Tagged: astronomy

Matariki: reintroducing the tradition of Māori New Year celebrations - Guest Work

Guest Author Jun 30, 2017

Rangi Matamua, Waikato University The Pleiades, or Seven Sisters, is one of the most obvious star groups in the night sky, identifiable to the naked eye. In Aotearoa/New Zealand, the star cluster is known as Matariki. This name is a truncated version of the saying “Ngā mata o te ariki Tāwhirimātea” meaning “the eye of the god … Read More

Seven Earth-sized planets discovered orbiting a nearby star - Guest Work

Guest Author Feb 23, 2017

By Jonti Horner, University of Southern Queensland An international team of astronomers has found that a nearby star is accompanied by a swarm of at least seven small, rocky worlds. One of the eyecatching claims in the work, published today in Nature, is that in the appropriate circumstances, there is a chance that any (or all) the … Read More

How far they’ll go: Moana shows the power of Polynesian celestial navigation - Guest Work

Guest Author Feb 16, 2017

By Duane W. Hamacher, Monash University and Carla Bento Guedes, UNSW One of the greatest feats of human migration in history was the colonisation of the vast Pacific Ocean by Polynesian peoples. They achieved it thanks to their sophisticated knowledge of positional astronomy and celestial navigation. The Disney film Moana has drawn attention to … Read More

Astronomical Travels: Stellar science on show - Guest Work

Guest Author Dec 03, 2016

In this guest post series astronomer Dr Yaël Nazé details her experience traveling from Belgium to New Zealand for the International Astronomy Union Symposia – The Lives and Death-Throes of Massive Stars. Every conference has his favourite themes, which are the “hottest” things of the day. For IAUS329, there were several ones, plus some soft controversies (we won’t fight … Read More

Astronomical Travels: Organising a conference - Guest Work

Guest Author Nov 30, 2016

In this guest post series astronomer Dr Yaël Nazé details her experience traveling from Belgium to New Zealand for the International Astronomy Union Symposia – The Lives and Death-Throes of Massive Stars. A meeting wouldn’t exist without organisers. Of course there are the committees (the local and scientific ones) which help, but an overall guide is needed. For … Read More

Astronomical travels: From the land of chocolate to Aotearoa - Guest Work

Guest Author Nov 08, 2016

In this guest post series astronomer Dr Yaël Nazé details her experience traveling from Belgium to New Zealand for the International Astronomy Union Symposia – The Lives and Death-Throes of Massive Stars. Attending a scientific congress – a classic activity for a researcher. Of course it helps to keep up to date with the latest discoveries, but it … Read More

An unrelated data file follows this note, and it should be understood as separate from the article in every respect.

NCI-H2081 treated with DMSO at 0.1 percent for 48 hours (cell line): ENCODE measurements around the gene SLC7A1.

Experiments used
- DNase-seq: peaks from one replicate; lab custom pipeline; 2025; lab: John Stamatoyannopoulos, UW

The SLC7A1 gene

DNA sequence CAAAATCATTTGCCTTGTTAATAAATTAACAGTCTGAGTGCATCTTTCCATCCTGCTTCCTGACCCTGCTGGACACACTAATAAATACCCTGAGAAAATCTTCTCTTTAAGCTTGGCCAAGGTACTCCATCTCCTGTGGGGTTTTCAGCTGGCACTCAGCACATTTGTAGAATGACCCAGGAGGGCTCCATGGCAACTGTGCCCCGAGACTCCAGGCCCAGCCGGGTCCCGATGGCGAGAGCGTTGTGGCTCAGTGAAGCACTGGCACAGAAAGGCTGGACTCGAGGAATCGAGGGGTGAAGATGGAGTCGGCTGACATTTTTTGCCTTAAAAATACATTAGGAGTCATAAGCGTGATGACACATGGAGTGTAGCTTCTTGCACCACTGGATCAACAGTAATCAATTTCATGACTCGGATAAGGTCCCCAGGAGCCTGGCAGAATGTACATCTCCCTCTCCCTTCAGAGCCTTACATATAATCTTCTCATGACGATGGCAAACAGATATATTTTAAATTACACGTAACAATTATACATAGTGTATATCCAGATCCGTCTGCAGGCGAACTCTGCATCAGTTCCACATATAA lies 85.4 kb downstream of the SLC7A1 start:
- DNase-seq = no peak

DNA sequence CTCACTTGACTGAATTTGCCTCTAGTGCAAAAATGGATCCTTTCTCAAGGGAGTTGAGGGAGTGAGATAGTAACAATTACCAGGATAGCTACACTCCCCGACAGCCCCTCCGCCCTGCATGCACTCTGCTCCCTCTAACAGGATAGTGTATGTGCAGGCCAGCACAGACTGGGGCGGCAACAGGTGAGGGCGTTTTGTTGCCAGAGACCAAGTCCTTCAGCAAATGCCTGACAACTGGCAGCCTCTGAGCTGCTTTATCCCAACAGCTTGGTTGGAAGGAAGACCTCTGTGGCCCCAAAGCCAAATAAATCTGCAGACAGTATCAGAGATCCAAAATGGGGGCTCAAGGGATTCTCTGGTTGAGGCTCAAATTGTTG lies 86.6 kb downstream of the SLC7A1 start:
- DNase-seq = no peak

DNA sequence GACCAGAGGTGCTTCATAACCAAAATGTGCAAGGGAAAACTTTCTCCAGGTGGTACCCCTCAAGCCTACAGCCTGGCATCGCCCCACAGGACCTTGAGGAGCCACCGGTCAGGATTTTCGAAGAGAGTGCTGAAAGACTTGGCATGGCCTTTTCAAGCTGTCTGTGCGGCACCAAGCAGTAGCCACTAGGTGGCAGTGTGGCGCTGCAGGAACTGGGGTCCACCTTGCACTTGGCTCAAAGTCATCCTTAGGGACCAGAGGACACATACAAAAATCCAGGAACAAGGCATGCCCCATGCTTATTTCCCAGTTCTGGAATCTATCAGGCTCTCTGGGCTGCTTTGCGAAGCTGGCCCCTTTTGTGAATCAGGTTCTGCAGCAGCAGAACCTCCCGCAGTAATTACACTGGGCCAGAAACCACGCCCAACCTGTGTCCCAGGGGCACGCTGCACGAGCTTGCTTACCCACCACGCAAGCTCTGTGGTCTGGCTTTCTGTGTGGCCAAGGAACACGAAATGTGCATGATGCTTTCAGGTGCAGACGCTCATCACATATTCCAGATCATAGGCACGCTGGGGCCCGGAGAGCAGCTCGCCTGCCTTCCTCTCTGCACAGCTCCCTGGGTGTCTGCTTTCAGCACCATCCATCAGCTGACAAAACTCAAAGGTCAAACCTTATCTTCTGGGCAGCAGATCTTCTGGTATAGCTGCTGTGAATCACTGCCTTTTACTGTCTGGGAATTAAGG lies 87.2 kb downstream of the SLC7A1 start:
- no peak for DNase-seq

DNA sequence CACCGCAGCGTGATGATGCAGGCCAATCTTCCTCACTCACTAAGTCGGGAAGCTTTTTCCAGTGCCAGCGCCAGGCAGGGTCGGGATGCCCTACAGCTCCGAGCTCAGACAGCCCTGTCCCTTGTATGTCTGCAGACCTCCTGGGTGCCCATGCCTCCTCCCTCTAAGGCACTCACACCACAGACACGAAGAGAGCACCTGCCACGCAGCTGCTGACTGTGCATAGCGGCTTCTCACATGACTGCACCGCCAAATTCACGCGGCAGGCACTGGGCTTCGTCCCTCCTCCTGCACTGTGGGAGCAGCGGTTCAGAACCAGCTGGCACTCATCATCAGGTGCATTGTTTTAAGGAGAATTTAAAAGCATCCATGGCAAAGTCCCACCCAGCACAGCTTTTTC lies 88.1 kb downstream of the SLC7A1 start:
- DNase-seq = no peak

What the universe looks like when viewed with radio eyes - Guest Work

Guest Author Oct 28, 2016

Natasha Hurley-Walker, Curtin University To the naked eye, the universe we can see on a clear night is dotted with thousands of stars, but what would it look like if human eyes could see radio waves? Deep in the Western Australian outback a radio telescope is demonstrating just that by painting a picture of the cosmos in all … Read More

Proxima b: the Earth next door? - News

John Kerr Aug 25, 2016

The astronomy world is abuzz following the discovery of a planet in a neighboring star system, sitting in just the right position to – theoretically – host liquid water.  It is still over four light years away, but the planet Proxima b in the Alpha Centauri system is the closest Earth-like planet we’ve found. The discovery is published today in the journal Nature. Read More

Second detection heralds the era of gravitational wave astronomy - Guest Work

Guest Author Jun 16, 2016

By Paul Lasky, Monash University Earlier this year, a team of over 1,000 scientists from across the globe announced the first discovery of gravitational waves and the first ever observation of colliding black holes. That same team has now published a second gravitational-wave observation from another cataclysmic black hole death spiral, detected on Boxing Day, December … Read More